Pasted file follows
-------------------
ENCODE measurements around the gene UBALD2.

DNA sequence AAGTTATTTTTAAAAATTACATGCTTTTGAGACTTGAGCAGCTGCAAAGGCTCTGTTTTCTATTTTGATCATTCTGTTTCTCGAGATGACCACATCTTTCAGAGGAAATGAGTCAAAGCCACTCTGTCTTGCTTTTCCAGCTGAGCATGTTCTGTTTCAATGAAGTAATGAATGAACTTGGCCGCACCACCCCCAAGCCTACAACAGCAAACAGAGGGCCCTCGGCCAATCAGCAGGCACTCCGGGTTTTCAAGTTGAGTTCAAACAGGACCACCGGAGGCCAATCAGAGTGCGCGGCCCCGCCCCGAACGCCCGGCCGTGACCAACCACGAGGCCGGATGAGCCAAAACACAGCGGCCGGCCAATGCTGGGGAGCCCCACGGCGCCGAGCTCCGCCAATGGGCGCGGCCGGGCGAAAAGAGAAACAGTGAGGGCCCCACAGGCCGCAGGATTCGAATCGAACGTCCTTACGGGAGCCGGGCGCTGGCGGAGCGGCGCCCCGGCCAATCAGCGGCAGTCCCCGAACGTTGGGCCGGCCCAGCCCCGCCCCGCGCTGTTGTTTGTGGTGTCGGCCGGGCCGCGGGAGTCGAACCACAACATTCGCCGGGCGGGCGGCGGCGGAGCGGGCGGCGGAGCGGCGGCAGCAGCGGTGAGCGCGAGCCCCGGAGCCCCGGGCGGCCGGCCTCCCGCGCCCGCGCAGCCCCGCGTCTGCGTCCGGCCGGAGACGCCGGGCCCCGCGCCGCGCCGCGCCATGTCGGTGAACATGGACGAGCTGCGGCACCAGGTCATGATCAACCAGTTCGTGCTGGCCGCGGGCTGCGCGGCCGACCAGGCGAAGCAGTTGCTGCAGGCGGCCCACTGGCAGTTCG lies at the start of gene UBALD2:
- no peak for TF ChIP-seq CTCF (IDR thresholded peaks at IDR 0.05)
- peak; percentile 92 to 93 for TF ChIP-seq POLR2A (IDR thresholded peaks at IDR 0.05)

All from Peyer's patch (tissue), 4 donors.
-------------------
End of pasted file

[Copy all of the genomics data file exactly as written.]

ENCODE measurements around the gene UBALD2.

DNA sequence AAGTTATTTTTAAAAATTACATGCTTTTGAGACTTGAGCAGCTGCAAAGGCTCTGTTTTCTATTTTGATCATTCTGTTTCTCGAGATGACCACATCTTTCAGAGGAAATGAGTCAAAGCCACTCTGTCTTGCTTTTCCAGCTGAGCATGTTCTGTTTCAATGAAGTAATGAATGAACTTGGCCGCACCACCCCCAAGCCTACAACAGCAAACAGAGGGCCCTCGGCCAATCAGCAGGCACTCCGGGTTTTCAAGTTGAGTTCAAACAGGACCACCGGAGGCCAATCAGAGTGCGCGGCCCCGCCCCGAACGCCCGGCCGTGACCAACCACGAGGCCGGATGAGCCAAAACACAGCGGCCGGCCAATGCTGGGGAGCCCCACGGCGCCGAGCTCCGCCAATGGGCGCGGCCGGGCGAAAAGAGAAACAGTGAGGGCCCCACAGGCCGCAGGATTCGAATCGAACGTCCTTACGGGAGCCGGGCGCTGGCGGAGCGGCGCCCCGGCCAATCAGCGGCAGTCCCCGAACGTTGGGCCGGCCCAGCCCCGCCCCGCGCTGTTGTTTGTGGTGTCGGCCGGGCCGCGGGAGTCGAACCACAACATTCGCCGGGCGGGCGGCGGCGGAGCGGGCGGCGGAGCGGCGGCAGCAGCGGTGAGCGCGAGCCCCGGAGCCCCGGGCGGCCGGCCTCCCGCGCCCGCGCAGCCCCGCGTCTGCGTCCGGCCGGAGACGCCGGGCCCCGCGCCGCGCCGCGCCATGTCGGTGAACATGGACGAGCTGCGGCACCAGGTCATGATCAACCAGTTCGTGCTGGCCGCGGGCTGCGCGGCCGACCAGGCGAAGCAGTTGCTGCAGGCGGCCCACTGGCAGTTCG lies at the start of gene UBALD2:
- no peak for TF ChIP-seq CTCF (IDR thresholded peaks at IDR 0.05)
- peak; percentile 92 to 93 for TF ChIP-seq POLR2A (IDR thresholded peaks at IDR 0.05)

All from Peyer's patch (tissue), 4 donors.